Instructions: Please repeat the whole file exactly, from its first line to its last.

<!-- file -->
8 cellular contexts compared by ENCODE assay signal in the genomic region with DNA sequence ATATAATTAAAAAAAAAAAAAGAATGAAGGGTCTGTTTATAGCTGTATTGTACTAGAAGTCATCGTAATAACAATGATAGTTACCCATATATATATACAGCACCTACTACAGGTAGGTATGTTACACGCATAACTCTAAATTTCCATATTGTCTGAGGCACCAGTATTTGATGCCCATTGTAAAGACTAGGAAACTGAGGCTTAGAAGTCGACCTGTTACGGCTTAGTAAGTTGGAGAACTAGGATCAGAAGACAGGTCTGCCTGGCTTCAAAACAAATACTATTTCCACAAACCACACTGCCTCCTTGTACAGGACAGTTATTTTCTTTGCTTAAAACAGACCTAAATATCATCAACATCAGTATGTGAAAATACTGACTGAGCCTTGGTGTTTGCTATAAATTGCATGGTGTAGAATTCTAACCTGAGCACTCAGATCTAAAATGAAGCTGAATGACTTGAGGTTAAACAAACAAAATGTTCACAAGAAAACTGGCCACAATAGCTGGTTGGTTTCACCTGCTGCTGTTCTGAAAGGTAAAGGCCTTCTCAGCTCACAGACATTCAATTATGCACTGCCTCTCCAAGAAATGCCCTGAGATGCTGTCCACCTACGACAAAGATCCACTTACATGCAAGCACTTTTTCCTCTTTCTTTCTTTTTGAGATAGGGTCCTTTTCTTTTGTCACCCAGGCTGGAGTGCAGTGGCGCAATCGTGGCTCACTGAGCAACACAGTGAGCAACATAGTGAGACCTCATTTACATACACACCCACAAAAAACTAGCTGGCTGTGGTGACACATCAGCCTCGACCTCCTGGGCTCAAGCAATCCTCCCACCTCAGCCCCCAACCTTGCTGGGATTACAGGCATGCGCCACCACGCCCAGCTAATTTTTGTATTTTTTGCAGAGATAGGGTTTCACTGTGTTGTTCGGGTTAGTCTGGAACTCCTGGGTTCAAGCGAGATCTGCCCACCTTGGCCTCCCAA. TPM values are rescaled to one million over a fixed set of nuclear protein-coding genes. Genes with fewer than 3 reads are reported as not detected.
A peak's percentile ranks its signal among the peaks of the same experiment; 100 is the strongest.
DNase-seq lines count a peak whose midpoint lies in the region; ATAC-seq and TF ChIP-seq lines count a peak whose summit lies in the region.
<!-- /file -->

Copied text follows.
8 cellular contexts compared by ENCODE assay signal in the genomic region with DNA sequence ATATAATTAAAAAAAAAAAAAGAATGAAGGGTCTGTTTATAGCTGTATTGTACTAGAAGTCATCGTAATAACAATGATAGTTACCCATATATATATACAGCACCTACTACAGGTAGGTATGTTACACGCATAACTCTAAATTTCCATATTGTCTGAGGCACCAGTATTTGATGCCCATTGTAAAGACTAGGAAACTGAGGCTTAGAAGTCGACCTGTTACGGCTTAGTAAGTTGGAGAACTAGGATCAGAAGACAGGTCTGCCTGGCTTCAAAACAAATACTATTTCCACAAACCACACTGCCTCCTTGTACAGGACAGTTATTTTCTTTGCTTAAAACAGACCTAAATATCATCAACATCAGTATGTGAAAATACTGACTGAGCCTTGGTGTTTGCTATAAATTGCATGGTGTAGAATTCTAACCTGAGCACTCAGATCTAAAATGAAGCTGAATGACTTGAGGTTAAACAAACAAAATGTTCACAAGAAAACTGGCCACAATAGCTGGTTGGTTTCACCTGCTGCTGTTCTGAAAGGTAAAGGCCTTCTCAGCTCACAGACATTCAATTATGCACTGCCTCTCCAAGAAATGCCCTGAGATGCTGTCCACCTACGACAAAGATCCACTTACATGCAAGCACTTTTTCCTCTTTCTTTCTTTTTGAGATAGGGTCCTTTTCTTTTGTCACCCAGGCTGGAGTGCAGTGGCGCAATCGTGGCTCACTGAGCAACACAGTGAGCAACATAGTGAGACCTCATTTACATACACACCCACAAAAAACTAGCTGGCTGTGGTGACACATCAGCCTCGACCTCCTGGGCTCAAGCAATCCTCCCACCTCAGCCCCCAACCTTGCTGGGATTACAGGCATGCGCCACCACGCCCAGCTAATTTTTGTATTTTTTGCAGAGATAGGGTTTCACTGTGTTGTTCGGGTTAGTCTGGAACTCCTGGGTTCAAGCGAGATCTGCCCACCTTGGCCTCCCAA. TPM values are rescaled to one million over a fixed set of nuclear protein-coding genes. Genes with fewer than 3 reads are reported as not detected.
A peak's percentile ranks its signal among the peaks of the same experiment; 100 is the strongest.
DNase-seq lines count a peak whose midpoint lies in the region; ATAC-seq and TF ChIP-seq lines count a peak whose summit lies in the region.